State Lawmaker Who Sued the State Wants $150,000 for “Hardships” From Public Criticism, Also $62 Million in Attorneys Fees

Rep. Marvin Nelson, D-Rolla, and Paul Sorum, a former North Dakota gubernatorial candidate, held a news conference in Fargo to discuss a lawsuit they filed in Cass County District Court. The suit challenges the constitutionality of a statute that they argue gives away nearly $2 billion of the state's mineral rights and royalties under Lake Sakakawea. Kim Hyatt / The Forum

State Rep. Marvin Nelson, a Democrat from Rolla, was one of five plaintiffs who sued the state of North Dakota to prohibit the pay out of $187 million to royalty owners with rights under Lake Sakakawea.

Now Nelson and his fellow plaintiffs want the state to pay them more than $62 million in legal fees, including $150,000 for each plaintiff individually.

For those of you not up to speed on that issue, that lake is man-made, the accumulation of water resulting from the damming of the Missouri River. It is undisputed that the State of North Dakota owns the rights to minerals under the historic Missouri River channel (which is to say, where the river ran before the damming happened) but in recent years there has been a lengthy legal battle over the ownership of minerals under the rest of the lake.

The State of North Dakota, through the Board of University and School Lands, has tried to claim those minerals. The descendants of those who owned that property under the lake, but not under the river, say it’s theirs because when the federal government condemned the land for the purposes of flooding it they bought the surface right. The land owners were never compensated for the mineral rights.

Somehow, our state courts have interpreted the “gifts clause” as allowing state government to dole out public cash to private people and businesses in the name of economic development, but not allowing the payout of royalties to mineral rights owners who were denied them.

What has happened is that the mineral owners won their fight in court – that’s Wilkinson, et al. v. Board of University and School Lands of the State of N.D.but Nelson and his fellow litigants were successful with their suit in blocking payout to those mineral owners by invoking the “gifts clause” in North Dakota’s state constitution.

Somehow, our state courts have interpreted the “gifts clause” as allowing state government to dole out public cash to private people and businesses in the name of economic development, but not allowing the payout of royalties to mineral rights owners who were denied them.

Or buying gift cards for kids at a leadership academy.

But that is a matter for another post.

Rep. Nelson and the other plaintiffs – including Paul Sorum and Michael Coachman, two fringe candidates for statewide office in past election cycles, as well as gadfly Charles Tuttle, who ran for the U.S. House last cycle, and left wing activist Lisa Omlid – want a big pay day.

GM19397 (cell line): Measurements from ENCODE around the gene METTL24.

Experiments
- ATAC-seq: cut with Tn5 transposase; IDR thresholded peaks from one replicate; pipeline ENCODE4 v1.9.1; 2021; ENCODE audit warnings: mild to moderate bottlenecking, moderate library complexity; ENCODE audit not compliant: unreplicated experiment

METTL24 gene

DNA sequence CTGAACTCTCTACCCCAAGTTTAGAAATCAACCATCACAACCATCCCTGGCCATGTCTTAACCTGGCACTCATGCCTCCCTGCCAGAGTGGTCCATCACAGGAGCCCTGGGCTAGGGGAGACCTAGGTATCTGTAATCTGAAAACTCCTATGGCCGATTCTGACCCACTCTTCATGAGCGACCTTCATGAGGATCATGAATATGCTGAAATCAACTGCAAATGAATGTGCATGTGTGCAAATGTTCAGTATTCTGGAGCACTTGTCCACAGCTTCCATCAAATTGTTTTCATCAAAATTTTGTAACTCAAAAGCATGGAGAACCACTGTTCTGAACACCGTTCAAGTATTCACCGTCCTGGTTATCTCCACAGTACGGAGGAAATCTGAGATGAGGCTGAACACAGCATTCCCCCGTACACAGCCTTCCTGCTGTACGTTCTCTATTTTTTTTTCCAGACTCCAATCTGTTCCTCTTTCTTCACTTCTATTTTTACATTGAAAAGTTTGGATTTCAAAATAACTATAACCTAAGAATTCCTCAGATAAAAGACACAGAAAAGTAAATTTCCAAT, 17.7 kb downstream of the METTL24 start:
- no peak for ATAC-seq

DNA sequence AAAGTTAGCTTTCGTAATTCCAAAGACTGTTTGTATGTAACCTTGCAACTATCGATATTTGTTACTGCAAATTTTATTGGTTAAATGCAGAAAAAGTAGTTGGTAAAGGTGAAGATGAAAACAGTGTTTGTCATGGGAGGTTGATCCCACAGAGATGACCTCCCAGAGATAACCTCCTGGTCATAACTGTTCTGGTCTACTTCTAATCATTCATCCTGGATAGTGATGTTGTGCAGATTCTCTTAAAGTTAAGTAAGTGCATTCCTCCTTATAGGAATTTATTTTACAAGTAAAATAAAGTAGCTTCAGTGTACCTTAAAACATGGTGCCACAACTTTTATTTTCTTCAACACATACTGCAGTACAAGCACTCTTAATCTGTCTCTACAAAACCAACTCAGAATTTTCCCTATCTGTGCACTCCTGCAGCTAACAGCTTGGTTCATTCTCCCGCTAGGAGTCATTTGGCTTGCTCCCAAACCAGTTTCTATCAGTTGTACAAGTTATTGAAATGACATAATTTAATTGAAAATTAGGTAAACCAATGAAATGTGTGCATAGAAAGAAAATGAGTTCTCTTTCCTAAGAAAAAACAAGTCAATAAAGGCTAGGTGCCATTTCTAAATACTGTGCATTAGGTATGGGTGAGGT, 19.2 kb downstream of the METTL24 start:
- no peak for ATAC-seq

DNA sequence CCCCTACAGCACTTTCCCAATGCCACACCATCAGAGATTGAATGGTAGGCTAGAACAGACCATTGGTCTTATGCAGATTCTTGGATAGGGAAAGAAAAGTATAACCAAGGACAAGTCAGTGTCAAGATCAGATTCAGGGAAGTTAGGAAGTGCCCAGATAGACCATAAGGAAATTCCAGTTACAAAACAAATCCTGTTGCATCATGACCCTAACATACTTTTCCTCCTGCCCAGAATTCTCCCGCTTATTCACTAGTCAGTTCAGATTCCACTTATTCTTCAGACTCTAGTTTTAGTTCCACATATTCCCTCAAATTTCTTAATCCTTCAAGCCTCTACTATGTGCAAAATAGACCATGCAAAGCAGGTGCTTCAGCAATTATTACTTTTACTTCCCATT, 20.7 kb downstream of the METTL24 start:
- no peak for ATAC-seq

Not just for their lawyers, but for themselves as well.

A filing by the group’s lawyers earlier this month asks the court to “Award Plaintiffs $62,271,000.00 as reasonable attorneys’ fees and $18,145.21 costs incurred in this Action.” They also want an additional $750,000 to the plaintiffs who “risked their time, talent, and treasure” for the cause, as a filing in support of the motion describes it.

Rep. Nelson submitted an affidavit (read it in full below)supporting these filings as well. In it he describes himself as a hero who had to brave the cutting invective of the, ahem, Say Anything Blog to do the right thing.

Nelson also claims he received abusive phone calls (which, if they happened, are inexcusable) and that he was denied a committee assignment because of his participation in this suit:

Whoever heard of a politician who wants to be paid for having to endure criticism?

The other plaintiffs filed similar affidavits – you can read Sorum’s here, for example – but they all amount to the same thing. These folks want to get paid for filing a lawsuit against the State of North Dakota which denied payments to royalty owners who were improperly denied them by the government.

What a bunch of heroes.

I don’t think the plaintiffs, or their attorneys, are going to get what they’re asking for. But they’re probably going to get something.

Meanwhile, the royalty owners probably aren’t getting paid any time soon.

Discussion question: Do you think Rep. Nelson can ask the court for even more money because I criticized him again?

Rob Port is the editor of SayAnythingBlog.com, a columnist for the Forum News Service, and host of the Plain Talk Podcast which you can subscribe to by clicking here.

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